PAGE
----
Updated: Jun 23
Much of the food we eat on a daily basis is sourced from all across the world. The distance food is transported from farm to table is referred to as “Food Miles,” and that is one aspect of a food’s carbon footprint that can be mitigated through buying local produce. Most food that is not grown in the US is brought here on cargo ships and distributed across the country via trucking, both of which largely use fossil fuels. By buying local, you are reducing your food miles from many thousands to maybe a hundred.
Let’s look at garlic as an example. The world’s leading producer of garlic is China at 20 million tons per year, followed distantly by India at 1.25 million tons per year. The garlic grown in China is gathered from farms and brought to wholesale markets, from where it is trucked to processors or to ports (up to 1000 miles) to be shipped around the world. From a US perspective, garlic from China would likely be shipped either to California (about 6,000 miles) or to the East coast via the Panama Canal (between 10,000 and 12,000 miles). Garlic would then be brought by truck to distribution centers (up to 1000 miles), from there to grocery stores (up to 1000 miles), and from there to your pantry. So in the case of garlic, depending on your proximity to a port, your garlic’s Food Miles can be as low as 7,000 or as high as 15,000.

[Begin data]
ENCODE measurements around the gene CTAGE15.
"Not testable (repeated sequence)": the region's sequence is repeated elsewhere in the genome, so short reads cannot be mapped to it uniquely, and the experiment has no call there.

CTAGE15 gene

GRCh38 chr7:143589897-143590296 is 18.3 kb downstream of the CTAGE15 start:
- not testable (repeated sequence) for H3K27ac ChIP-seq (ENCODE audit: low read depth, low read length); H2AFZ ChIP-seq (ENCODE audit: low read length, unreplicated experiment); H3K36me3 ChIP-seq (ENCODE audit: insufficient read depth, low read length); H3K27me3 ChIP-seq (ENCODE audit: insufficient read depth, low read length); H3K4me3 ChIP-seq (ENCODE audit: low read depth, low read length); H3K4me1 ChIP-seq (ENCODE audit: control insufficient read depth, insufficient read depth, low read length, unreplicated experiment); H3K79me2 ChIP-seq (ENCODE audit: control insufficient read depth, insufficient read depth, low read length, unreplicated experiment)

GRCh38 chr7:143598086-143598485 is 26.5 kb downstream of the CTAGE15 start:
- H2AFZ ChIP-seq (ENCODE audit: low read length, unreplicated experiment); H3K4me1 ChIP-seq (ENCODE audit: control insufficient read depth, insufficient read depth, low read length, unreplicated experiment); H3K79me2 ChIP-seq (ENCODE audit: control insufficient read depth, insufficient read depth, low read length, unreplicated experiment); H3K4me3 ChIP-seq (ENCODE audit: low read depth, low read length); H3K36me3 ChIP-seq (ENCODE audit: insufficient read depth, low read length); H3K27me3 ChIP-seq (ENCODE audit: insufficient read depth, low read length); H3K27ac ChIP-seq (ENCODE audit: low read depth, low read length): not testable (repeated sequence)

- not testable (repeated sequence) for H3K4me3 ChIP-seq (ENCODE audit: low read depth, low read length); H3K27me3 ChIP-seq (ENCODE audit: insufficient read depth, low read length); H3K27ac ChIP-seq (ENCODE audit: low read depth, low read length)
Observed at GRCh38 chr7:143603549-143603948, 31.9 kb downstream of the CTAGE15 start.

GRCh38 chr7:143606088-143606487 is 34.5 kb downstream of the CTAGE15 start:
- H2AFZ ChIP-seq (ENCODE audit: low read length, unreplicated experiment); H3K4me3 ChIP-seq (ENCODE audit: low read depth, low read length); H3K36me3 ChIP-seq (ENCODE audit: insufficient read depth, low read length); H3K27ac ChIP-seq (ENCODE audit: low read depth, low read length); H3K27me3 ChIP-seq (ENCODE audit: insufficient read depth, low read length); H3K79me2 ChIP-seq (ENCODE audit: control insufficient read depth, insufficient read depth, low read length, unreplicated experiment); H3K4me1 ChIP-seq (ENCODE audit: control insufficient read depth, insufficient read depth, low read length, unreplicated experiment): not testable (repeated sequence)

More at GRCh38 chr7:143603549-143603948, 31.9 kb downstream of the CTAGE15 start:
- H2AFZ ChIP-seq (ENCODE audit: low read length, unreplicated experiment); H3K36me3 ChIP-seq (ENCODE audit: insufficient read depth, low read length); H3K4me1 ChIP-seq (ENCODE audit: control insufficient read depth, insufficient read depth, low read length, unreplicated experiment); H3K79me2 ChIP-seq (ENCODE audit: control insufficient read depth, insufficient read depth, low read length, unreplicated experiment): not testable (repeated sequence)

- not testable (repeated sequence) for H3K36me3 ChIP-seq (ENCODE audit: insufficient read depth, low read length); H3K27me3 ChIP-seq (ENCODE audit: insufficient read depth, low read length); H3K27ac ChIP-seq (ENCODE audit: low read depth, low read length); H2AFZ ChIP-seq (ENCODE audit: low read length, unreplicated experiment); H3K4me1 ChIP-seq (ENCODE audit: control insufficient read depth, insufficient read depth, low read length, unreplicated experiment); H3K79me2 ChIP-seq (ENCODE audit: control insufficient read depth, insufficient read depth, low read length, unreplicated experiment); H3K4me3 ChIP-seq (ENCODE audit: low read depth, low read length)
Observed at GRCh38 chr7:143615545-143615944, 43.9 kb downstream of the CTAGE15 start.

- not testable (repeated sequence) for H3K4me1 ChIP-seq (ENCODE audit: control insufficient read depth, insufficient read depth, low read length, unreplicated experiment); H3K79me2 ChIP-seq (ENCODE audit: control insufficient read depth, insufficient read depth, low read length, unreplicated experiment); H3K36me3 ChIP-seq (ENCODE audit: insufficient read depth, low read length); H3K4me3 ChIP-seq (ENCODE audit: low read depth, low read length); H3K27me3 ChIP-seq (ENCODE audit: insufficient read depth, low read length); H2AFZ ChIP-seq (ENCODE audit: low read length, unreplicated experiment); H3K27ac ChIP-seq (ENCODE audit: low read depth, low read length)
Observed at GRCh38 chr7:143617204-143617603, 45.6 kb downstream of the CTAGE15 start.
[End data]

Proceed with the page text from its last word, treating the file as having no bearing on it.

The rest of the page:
In the wake of the COVID-19 pandemic, we continue to see the effect of crises on the supply chain, especially for intercontinental trade. Buying locally strengthens our sustainability and self-sufficiency, and reduces our reliance on foreign imports in an unpredictable world.